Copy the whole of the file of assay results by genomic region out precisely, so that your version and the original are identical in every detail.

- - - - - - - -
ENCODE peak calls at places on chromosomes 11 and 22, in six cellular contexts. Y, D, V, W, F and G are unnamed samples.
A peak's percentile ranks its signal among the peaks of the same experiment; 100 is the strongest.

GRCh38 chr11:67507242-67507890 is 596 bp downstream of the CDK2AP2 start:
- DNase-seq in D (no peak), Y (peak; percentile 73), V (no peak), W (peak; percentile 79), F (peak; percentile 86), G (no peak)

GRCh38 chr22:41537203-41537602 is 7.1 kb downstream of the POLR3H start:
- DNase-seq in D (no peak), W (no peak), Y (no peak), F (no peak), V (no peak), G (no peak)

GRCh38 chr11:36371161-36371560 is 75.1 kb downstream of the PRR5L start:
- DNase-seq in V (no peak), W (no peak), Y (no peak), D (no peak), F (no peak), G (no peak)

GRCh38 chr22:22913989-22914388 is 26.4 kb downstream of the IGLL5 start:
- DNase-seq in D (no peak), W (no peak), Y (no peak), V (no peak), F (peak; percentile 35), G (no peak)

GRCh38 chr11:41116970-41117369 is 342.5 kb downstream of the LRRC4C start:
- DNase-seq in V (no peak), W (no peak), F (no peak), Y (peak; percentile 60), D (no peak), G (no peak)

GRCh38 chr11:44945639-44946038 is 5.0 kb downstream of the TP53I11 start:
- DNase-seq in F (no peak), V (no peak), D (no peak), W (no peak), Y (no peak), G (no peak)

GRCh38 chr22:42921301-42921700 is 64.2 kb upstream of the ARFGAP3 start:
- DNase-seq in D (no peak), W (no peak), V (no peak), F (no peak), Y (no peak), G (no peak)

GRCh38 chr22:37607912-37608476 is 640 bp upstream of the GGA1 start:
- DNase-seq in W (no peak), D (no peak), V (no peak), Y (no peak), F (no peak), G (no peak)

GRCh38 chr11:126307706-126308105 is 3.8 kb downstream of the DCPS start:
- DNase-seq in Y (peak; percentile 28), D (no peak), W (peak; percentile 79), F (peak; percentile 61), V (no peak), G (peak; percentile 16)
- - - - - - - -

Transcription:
ENCODE peak calls at places on chromosomes 11 and 22, in six cellular contexts. Y, D, V, W, F and G are unnamed samples.
A peak's percentile ranks its signal among the peaks of the same experiment; 100 is the strongest.

GRCh38 chr11:67507242-67507890 is 596 bp downstream of the CDK2AP2 start:
- DNase-seq in D (no peak), Y (peak; percentile 73), V (no peak), W (peak; percentile 79), F (peak; percentile 86), G (no peak)

GRCh38 chr22:41537203-41537602 is 7.1 kb downstream of the POLR3H start:
- DNase-seq in D (no peak), W (no peak), Y (no peak), F (no peak), V (no peak), G (no peak)

GRCh38 chr11:36371161-36371560 is 75.1 kb downstream of the PRR5L start:
- DNase-seq in V (no peak), W (no peak), Y (no peak), D (no peak), F (no peak), G (no peak)

GRCh38 chr22:22913989-22914388 is 26.4 kb downstream of the IGLL5 start:
- DNase-seq in D (no peak), W (no peak), Y (no peak), V (no peak), F (peak; percentile 35), G (no peak)

GRCh38 chr11:41116970-41117369 is 342.5 kb downstream of the LRRC4C start:
- DNase-seq in V (no peak), W (no peak), F (no peak), Y (peak; percentile 60), D (no peak), G (no peak)

GRCh38 chr11:44945639-44946038 is 5.0 kb downstream of the TP53I11 start:
- DNase-seq in F (no peak), V (no peak), D (no peak), W (no peak), Y (no peak), G (no peak)

GRCh38 chr22:42921301-42921700 is 64.2 kb upstream of the ARFGAP3 start:
- DNase-seq in D (no peak), W (no peak), V (no peak), F (no peak), Y (no peak), G (no peak)

GRCh38 chr22:37607912-37608476 is 640 bp upstream of the GGA1 start:
- DNase-seq in W (no peak), D (no peak), V (no peak), Y (no peak), F (no peak), G (no peak)

GRCh38 chr11:126307706-126308105 is 3.8 kb downstream of the DCPS start:
- DNase-seq in Y (peak; percentile 28), D (no peak), W (peak; percentile 79), F (peak; percentile 61), V (no peak), G (peak; percentile 16)